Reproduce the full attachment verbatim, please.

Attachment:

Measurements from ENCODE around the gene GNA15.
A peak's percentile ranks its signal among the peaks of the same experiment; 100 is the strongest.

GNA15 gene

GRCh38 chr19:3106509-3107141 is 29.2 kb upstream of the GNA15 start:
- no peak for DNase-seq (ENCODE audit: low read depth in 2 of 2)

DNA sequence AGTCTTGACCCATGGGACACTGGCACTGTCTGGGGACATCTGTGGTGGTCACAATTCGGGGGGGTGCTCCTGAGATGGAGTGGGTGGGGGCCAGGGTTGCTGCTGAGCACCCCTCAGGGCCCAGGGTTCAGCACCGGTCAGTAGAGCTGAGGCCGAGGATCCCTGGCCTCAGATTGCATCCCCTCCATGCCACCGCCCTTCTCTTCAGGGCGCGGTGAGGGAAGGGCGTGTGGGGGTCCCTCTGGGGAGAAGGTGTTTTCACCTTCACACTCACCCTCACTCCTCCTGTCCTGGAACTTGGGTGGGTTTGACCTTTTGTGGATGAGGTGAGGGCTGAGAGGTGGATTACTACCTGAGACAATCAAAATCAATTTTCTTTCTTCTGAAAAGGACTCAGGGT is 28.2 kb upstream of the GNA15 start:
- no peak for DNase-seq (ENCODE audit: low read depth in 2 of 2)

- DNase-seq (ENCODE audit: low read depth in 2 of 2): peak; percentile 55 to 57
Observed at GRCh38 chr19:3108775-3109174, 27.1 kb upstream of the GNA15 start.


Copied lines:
Measurements from ENCODE around the gene GNA15.
A peak's percentile ranks its signal among the peaks of the same experiment; 100 is the strongest.

GNA15 gene

GRCh38 chr19:3106509-3107141 is 29.2 kb upstream of the GNA15 start:
- no peak for DNase-seq (ENCODE audit: low read depth in 2 of 2)

DNA sequence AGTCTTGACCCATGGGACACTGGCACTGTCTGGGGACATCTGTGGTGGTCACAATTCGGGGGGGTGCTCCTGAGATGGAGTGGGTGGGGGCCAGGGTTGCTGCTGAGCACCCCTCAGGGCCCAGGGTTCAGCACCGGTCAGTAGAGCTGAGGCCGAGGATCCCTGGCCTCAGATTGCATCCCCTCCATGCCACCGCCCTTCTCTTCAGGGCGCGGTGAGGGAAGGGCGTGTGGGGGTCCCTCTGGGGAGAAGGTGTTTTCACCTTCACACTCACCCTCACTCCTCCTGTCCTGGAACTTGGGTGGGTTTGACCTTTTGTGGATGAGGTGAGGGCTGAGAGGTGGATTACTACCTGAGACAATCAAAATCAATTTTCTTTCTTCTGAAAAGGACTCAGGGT is 28.2 kb upstream of the GNA15 start:
- no peak for DNase-seq (ENCODE audit: low read depth in 2 of 2)

- DNase-seq (ENCODE audit: low read depth in 2 of 2): peak; percentile 55 to 57
Observed at GRCh38 chr19:3108775-3109174, 27.1 kb upstream of the GNA15 start.